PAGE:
Chuck Eddy, "End of the Line"

VILLAGE VOICE, January 17, 1989, p. 78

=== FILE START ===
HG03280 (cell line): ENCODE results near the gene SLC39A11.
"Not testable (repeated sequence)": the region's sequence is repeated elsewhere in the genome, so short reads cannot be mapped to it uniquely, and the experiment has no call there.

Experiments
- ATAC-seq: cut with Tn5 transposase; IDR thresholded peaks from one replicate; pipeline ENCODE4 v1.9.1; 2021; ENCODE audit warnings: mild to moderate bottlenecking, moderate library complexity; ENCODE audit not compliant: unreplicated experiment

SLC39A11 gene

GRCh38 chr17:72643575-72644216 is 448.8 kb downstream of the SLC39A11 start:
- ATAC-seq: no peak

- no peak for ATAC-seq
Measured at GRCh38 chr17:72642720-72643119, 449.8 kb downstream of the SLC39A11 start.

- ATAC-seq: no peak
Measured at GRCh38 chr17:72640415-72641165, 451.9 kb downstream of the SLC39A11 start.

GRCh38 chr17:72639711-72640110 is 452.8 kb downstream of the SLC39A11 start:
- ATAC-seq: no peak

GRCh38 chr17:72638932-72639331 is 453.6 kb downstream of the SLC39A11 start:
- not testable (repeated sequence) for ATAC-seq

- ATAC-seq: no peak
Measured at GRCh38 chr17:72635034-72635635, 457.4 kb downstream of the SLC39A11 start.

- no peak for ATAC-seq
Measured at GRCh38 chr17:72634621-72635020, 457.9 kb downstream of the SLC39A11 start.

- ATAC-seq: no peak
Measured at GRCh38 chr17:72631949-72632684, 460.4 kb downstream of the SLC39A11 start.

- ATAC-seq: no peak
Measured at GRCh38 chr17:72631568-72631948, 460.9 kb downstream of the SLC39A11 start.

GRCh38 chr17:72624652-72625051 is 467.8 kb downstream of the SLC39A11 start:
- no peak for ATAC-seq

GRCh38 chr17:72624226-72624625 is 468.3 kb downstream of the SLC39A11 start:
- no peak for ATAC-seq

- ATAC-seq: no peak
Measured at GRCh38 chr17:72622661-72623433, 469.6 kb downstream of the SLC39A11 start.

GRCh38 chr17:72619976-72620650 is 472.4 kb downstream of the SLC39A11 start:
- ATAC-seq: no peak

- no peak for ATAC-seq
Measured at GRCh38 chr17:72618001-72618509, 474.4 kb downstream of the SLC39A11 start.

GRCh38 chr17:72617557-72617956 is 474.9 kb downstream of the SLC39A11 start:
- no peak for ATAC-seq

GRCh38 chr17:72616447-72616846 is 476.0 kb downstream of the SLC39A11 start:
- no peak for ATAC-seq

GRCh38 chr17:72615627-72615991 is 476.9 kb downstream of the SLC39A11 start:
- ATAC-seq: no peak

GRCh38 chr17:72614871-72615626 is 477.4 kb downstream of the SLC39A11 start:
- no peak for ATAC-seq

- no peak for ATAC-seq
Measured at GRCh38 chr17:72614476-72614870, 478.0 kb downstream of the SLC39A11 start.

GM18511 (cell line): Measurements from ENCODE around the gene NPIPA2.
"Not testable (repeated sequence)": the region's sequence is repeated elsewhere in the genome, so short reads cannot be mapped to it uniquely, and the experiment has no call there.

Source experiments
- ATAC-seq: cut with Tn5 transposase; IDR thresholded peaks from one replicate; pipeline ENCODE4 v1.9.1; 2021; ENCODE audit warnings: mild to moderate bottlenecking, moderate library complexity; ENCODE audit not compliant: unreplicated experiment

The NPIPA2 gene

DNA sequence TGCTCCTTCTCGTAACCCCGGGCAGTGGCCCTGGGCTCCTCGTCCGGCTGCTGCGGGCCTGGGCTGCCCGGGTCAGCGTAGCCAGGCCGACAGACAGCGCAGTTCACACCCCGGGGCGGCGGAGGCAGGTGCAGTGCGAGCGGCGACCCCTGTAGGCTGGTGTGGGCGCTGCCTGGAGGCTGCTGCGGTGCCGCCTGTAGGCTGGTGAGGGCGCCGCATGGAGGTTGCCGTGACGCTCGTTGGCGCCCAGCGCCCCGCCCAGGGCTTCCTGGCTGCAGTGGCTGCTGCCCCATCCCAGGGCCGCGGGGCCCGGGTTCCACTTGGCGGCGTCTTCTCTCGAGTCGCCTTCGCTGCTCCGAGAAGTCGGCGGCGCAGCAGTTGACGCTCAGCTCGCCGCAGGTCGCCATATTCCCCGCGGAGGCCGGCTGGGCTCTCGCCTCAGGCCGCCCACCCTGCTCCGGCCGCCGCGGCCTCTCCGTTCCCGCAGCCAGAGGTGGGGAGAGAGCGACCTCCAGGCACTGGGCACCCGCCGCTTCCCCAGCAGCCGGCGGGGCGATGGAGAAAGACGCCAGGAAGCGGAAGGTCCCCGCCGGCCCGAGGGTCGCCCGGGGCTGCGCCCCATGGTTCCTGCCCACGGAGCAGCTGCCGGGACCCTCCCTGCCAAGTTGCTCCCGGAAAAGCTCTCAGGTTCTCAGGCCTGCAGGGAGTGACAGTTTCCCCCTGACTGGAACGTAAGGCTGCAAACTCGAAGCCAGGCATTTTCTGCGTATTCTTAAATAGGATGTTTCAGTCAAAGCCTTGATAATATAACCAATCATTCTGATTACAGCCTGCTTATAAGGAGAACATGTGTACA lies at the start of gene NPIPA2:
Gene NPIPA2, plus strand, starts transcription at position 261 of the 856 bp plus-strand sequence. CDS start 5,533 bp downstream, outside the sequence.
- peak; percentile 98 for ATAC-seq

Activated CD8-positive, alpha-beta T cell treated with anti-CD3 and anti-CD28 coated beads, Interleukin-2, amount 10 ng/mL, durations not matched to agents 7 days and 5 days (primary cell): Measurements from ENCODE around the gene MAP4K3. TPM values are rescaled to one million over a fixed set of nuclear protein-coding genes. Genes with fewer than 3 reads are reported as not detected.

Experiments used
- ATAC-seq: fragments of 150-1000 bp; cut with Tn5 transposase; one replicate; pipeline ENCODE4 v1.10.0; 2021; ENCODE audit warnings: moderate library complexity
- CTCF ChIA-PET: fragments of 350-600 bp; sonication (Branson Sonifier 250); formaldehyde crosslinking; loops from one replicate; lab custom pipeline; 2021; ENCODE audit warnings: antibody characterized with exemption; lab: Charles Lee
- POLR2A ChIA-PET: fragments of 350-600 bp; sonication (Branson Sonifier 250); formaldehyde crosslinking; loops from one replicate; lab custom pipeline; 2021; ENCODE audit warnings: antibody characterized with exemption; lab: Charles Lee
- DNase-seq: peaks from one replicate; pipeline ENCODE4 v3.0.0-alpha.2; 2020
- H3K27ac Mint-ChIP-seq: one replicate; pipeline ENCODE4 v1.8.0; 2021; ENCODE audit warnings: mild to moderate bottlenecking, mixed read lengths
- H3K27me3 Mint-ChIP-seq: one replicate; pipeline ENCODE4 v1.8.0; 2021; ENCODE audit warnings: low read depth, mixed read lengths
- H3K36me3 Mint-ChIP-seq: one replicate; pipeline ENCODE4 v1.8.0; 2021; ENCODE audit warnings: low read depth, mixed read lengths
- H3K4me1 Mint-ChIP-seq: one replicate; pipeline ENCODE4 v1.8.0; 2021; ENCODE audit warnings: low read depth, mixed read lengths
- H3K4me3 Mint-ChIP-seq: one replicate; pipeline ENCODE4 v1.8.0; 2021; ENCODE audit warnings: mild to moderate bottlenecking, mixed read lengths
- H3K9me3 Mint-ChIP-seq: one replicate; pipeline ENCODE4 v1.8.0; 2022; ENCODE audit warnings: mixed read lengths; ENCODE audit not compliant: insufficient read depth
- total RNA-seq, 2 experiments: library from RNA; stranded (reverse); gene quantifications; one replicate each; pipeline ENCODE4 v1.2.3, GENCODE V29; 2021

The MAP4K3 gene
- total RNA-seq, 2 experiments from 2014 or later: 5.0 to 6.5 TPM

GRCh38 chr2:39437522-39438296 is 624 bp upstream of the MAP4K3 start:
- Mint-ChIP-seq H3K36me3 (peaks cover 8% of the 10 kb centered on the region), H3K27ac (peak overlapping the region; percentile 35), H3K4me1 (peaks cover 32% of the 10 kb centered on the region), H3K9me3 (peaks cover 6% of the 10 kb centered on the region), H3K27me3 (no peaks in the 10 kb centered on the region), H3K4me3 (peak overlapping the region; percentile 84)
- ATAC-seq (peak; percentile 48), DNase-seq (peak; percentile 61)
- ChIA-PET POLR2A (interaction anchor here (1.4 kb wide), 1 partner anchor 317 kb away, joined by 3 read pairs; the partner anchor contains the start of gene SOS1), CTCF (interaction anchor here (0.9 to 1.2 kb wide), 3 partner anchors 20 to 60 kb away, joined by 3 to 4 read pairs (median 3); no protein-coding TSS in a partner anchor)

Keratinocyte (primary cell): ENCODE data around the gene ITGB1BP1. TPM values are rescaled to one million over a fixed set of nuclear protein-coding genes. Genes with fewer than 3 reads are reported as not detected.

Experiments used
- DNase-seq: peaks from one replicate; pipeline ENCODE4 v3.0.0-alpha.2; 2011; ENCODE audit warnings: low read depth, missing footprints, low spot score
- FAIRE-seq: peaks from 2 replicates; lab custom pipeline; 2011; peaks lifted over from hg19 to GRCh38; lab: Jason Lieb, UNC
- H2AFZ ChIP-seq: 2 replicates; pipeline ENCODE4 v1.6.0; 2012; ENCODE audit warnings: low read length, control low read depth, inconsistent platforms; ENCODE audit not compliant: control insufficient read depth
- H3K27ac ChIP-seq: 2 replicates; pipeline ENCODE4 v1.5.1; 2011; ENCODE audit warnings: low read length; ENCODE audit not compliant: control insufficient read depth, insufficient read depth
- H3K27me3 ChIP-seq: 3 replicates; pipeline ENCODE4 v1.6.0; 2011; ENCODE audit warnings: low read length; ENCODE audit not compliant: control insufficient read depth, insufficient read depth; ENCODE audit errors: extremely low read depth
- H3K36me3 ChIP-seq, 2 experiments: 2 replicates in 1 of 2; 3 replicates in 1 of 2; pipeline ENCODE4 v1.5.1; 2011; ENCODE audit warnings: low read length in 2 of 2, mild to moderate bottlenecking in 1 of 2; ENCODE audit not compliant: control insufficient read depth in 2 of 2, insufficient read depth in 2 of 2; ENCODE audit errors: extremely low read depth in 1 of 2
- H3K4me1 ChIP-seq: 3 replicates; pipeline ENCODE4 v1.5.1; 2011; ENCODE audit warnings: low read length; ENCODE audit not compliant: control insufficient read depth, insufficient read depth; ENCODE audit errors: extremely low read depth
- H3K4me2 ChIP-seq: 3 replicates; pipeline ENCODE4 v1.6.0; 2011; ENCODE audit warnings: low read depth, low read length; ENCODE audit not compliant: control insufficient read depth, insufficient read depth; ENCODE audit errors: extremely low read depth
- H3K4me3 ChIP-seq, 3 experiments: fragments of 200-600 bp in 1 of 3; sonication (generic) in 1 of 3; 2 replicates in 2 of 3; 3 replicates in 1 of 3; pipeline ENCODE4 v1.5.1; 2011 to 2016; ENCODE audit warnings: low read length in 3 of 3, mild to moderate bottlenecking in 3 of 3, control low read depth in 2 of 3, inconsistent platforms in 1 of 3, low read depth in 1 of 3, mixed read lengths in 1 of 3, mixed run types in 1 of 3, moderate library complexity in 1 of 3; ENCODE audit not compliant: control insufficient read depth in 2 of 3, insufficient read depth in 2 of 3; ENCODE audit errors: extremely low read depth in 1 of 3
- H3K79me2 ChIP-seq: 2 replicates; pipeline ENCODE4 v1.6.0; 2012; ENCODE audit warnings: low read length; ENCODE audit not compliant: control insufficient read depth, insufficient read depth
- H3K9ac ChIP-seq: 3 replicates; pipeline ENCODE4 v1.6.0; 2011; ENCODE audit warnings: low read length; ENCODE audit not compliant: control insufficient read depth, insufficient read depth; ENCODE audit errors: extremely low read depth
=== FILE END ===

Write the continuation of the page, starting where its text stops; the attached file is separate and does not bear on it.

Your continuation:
Formed in working-class (as if that matters) Manchester way back when Paul was pope and David Alien Coe LPs had "happy sides" and "su-i-sides," the Fall are the one punk band that never reneged on the promise. By which I mean not just that these Brits kept their eyes on some pointless "struggle" against the wind, but that they never looked back, never turned decrepit, never deflated noncomformity into some mawkish parlor game, never succumbed to any square's prefab notion of what a good time's supposed to sound like or say or do. Me, I gave up on Patti in '79, Pere Ubu and Wire and Elvis C. in '80, John Lydon in '81, Clash and Gang of Four in '82, T-Heads in '83, Mekons in '87; head Fall-guy Mark E. Smith meanwhile initiated this theoretically limitless mumbled-nonsense-under-skewed-ooze aesthetic. It was eventually adopted by a kazillion one-trick ponies (Buttholes, Huskers, Minutemen, Jesus and Mary Chain, Pussy Galore), and he kept plugging away even as said aesthetic grew more obvious than whatever it meant to confront, even as thespianism, shock tactics, and propaganda songs shipped his heirs off to history's glue factory. Sonic Youth, who pay split-second homage to the Fall in their "Teenage Riot" video and who'd sound lots different without 'em, have a fifth as many good records. The Velvet Underground is where Fall-primitivism mostly came from (also: Captain Beefheart, the garage, Naked Lunch, weirdo Teutonic droners like Can and Faust, weirdo Limey outcasts like Peter Hammill and Kevin Coyne and even John Lennon), but the V.U. quit after four albums, or maybe two. The Fall's got something like 17. So far. Then again, last year annoying old Siouxsie Sioux made testier music than Steve Albini (who's made a name reducing Mark E.'s history-mantras to corn), so for all I know prolific longevity means nothing.